During Part One of Trace One’s “Go Natural” webinar series, Regulatory Affairs and compliance professionals from global food and beverage manufacturers chimed in with areas of concern or uncertainty.
This blog post is the third in our "Go Natural" series. View the other posts below:
Here’s what our experts had to say:
In the EU, there’s a clear definition of natural flavoring, including allowed processes to manufacture such flavoring. Can this definition be transferred to ingredients other than flavoring?
There is no European-wide definition of naturality. Specific guidance and standards come from individual countries, each with different levels of sensitivity to the claim.
In some countries, like Ireland, certain authority’s guidance will refer to processes listed in flavoring regulations. On the other hand, there are cases, like in France, where, according to the authority’s guidance, those same processes will not qualify an ingredient as natural.
You have to make sure you use criteria to substantiate your claim. In the absence of a regulation or guidance, you can refer to other regulatory sources, but this is only a starting point. In the end, what matters most is if the claim is truthful and believable.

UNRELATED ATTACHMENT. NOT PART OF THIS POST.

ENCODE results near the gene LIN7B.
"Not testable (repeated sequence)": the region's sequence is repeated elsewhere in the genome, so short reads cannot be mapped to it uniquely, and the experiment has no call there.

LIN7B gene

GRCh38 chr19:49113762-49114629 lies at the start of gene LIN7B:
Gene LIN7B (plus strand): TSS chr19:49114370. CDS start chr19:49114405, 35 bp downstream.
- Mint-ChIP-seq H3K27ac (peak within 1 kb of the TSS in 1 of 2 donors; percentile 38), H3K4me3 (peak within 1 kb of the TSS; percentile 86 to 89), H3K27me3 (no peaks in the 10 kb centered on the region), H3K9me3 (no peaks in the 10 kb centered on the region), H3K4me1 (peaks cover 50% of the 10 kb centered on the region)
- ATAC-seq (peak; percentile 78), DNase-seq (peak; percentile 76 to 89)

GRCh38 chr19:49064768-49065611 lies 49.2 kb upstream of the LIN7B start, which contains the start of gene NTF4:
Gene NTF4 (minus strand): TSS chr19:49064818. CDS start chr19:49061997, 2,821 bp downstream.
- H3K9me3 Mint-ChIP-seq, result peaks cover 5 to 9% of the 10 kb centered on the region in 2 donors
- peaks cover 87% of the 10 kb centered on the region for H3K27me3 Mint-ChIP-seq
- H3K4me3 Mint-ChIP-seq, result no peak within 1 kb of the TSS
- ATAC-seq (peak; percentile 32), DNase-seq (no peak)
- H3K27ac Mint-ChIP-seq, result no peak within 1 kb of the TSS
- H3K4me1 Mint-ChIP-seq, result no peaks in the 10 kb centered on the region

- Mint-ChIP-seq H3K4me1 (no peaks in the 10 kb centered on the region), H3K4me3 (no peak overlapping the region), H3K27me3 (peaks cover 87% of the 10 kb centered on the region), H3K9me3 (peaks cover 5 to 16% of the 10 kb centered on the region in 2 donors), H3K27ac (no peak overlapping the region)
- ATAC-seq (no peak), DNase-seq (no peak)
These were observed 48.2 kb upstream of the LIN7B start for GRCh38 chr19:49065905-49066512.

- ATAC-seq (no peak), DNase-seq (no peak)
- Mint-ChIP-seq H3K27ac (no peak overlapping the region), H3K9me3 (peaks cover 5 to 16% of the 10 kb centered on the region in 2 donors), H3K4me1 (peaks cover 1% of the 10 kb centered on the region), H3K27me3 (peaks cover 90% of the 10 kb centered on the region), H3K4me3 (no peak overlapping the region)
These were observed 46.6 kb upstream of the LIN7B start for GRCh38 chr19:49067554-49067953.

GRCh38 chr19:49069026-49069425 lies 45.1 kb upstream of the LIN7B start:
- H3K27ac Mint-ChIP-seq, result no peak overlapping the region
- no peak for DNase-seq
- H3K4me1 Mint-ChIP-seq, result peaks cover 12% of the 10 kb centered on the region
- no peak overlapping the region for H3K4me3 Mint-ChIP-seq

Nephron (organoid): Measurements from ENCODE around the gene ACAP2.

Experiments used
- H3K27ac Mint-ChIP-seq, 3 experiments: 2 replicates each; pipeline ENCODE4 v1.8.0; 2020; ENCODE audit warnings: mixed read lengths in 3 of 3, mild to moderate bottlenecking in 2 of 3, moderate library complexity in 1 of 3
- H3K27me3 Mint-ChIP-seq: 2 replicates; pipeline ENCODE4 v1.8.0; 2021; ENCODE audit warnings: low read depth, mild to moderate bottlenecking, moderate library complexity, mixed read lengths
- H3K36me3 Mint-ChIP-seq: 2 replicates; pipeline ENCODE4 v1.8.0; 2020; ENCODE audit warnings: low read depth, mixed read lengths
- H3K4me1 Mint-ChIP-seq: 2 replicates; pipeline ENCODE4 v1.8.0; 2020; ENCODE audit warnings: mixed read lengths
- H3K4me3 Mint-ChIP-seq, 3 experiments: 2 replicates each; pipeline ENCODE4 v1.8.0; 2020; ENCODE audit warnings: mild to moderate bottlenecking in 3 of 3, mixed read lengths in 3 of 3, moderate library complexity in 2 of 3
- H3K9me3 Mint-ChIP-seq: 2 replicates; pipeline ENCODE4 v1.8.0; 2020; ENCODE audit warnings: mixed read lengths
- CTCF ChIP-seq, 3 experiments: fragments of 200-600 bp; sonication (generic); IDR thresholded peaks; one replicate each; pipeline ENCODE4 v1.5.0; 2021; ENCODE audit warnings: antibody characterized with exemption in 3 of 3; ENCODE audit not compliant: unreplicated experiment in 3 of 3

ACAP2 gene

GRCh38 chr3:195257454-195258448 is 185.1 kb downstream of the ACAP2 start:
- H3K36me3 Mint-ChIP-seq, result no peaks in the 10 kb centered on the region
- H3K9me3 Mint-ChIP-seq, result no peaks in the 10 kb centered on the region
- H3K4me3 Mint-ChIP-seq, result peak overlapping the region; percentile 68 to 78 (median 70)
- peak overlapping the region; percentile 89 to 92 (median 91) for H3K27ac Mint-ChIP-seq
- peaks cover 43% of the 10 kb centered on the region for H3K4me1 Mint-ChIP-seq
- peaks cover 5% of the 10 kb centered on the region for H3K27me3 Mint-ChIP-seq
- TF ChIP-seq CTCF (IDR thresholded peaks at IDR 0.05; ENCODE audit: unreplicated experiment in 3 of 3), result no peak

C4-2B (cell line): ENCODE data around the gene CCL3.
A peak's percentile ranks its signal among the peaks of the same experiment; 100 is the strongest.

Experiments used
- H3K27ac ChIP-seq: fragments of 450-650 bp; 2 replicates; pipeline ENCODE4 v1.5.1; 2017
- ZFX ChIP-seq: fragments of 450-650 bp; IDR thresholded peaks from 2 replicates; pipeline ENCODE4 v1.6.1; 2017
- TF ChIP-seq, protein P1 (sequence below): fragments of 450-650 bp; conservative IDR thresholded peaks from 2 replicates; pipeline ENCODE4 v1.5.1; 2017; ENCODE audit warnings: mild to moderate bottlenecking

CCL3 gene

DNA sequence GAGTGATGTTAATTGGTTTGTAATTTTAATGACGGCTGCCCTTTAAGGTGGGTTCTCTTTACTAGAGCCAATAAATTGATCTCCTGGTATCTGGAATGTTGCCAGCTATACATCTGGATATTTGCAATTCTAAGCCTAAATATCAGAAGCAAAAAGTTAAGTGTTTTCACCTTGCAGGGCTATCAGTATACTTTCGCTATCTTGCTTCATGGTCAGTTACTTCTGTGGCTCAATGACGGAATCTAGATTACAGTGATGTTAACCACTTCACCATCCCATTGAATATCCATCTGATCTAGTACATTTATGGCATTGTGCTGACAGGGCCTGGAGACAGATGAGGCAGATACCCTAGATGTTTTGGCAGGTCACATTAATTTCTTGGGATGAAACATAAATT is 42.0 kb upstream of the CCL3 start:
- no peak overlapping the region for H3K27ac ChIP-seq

In the US, if we have fruit and vegetable ingredients for vitamin and mineral functions in the product, can a “No artificial color” claim be made?
The risk level of the claim must be assessed by the specific case.
If you’re not adding an ingredient with the intention of adding a color, a “No artificial color” claim should be safe, but if you use an ingredient for its coloring properties, it is considered to be proper coloring.
The evaluation will always be case-by-case.
In India, what if a food industry wants to make a claim that’s not mentioned in the regulation or not covered under the advertising and claim regulations?
Claims can be made when they have not been mentioned in the regulation, but there are certain conditions that are relevant.
If you use an alternative word to “natural”, or related to any other natural ingredient, you have to first check with the authority if the word exists, then follow the conditions for which the word can be used.
You will also be required to provide proofs or documents related to the word, and if it’s 100% clear, it can be used.
Does Trace One cover guidance documents and drafts?
Trace One Regulatory Compliance is a tool which helps you get information about different regulations around the world. In there you can navigate, get alerts, and monitor changes as they happen globally.
Trace One Regulatory Compliance includes a repository of legislative documents. It’s a library with access to drafts and proposals for comments. There is also a specific configuration of documents related to guidance in the database.